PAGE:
A friend once talked to me about my “excessive,” out-of-context cussing, my social media posts, my sensual selfies—basically, my unfiltered, naked self. While it felt good to listen to her go on because, “Kiana, I care for you and I’m concerned about you,” there was this voice in my head telling me she did not mean well. At home that night, I couldn’t sleep as I thought of all the ways I could right myself in the eyes of the people around me. I hadn’t known I was doing anything wrong until my friend raised her concerns. I’d never thought that the ways in which I make myself vulnerable, embrace spontaneity, and present myself honestly to the world would cause offense. That night, I asked myself, “What’s wrong with me?”
I was raised in a small, humble province, where every time you turned a street corner, you’d run into someone you knew. That’s how it was for us, so it made sense that on the very first day of grade school we were told, “Honesty is the best policy,” and that we should, “Be honest, even if others are not, even if others will not, even if others cannot.” During recess one day, I saw my sworn enemy tiptoeing along the edge of a canal, trying to keep her balance. I screamed, “I hope you fall in that filthy canal,” and three minutes later, the girl was crying for help. The whole class witnessed her fall. I was escorted back to the classroom, my second grade classmates pushing me, calling me a “filthy witch,” and spewing a whole bunch of cussing you wouldn’t expect second graders to know. That afternoon, I cried the whole way home. Blaming myself, I resolved to store my feelings somewhere deep, where my volatile self couldn’t reach them.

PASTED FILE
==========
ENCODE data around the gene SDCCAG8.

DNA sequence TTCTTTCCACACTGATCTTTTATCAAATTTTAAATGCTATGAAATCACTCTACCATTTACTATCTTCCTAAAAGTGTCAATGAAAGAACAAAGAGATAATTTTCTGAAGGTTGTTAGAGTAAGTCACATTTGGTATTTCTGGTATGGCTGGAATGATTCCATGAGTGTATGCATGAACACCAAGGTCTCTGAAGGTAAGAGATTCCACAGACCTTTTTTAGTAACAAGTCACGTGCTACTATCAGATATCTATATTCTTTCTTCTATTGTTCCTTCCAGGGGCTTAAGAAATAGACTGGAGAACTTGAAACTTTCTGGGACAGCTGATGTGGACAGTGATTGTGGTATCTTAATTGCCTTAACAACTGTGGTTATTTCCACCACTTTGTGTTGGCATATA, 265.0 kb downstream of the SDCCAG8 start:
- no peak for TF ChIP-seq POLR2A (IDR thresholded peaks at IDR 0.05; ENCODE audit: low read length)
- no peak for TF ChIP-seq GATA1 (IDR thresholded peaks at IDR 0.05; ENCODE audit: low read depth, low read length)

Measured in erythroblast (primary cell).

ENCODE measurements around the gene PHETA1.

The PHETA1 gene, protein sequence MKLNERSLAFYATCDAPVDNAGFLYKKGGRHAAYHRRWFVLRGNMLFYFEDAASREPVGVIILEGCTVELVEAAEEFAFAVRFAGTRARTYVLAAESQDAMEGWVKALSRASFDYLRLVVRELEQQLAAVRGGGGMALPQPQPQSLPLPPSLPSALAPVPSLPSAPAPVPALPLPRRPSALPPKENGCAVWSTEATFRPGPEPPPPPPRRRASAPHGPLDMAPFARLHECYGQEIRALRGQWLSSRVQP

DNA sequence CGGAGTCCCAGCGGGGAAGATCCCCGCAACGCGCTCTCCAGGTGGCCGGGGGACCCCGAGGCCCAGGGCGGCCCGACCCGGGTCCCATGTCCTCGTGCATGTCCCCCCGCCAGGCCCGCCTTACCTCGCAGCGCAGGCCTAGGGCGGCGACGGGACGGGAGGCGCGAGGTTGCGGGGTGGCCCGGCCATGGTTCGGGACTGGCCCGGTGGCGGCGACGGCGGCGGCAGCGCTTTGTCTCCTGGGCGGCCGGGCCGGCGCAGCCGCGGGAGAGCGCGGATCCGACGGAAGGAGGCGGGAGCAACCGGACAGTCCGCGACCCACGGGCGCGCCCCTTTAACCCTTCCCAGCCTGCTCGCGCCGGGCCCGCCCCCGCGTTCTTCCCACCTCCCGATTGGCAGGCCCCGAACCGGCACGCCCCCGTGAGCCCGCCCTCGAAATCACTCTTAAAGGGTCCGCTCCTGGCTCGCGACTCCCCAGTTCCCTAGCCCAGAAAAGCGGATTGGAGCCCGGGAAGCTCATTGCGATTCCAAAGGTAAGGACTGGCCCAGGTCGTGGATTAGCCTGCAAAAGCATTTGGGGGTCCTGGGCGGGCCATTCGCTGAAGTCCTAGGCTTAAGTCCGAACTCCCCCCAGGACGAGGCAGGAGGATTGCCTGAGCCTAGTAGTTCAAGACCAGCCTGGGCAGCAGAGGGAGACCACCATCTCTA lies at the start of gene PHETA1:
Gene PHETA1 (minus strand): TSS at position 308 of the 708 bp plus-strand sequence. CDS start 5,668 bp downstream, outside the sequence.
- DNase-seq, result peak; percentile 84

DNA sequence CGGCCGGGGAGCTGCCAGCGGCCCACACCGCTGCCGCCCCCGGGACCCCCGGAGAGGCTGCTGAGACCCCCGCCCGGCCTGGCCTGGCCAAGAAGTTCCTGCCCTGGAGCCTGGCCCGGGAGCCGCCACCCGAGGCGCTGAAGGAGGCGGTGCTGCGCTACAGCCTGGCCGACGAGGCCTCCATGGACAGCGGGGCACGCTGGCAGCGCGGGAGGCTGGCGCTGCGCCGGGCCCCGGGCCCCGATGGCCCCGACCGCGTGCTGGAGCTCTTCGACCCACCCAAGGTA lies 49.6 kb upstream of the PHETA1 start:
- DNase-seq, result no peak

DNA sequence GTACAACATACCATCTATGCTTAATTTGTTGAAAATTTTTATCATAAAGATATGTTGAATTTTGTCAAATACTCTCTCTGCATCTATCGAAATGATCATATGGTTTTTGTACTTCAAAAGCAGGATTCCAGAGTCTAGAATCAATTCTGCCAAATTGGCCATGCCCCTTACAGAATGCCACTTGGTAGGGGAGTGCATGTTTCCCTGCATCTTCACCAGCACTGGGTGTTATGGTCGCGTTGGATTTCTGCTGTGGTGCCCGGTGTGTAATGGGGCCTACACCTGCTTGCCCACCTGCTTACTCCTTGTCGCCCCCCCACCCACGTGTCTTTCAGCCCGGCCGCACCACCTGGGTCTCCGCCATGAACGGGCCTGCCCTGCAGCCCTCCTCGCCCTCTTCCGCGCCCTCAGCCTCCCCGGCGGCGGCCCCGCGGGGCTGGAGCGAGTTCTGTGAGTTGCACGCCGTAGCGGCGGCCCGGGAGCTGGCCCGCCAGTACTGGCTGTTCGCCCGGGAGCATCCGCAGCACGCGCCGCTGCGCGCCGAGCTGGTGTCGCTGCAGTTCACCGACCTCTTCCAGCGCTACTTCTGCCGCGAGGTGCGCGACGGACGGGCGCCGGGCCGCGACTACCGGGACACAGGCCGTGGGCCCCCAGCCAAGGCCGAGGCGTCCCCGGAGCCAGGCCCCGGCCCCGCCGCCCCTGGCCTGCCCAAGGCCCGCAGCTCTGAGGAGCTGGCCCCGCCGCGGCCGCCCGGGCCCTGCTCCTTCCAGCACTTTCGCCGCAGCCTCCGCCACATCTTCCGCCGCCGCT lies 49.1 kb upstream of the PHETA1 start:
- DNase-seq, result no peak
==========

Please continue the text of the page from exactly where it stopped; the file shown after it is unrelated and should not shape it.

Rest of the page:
The first time I fell in love with a boy was when I was 13 years old. Around the same time, I began to develop a fondness for girls. This boy and I shared similar tastes in certain things—shoes, movies, bands—and as high school freshmen, we liked the same girls. We’d swoon as they passed through the corridors at lunchtime, and talk about how pretty they were. But we never got beyond that; well, at least I didn’t. When sophomore year began, he started dating, while I remained the shy and awkward wallflower that I am. Then came junior year and he found his first love. They dated for such a long time that I thought they’d end up getting married after high school. Instead, they broke up. I don’t know what happened. All I know is that when I found out, I mourned with him. I mourned the loss of love even though it wasn’t my own loss. Sitting with him for hours on end, I’d absorb silences that cut deeper than words. I shared in his heartbreak; I basked in it. This thing with him—this in-love-for-the-first-time-ever spark—turned to obsession and took hold of me. I romanticized everything: The road ahead of us was full of treasure chests waiting to be uprooted from their burial grounds.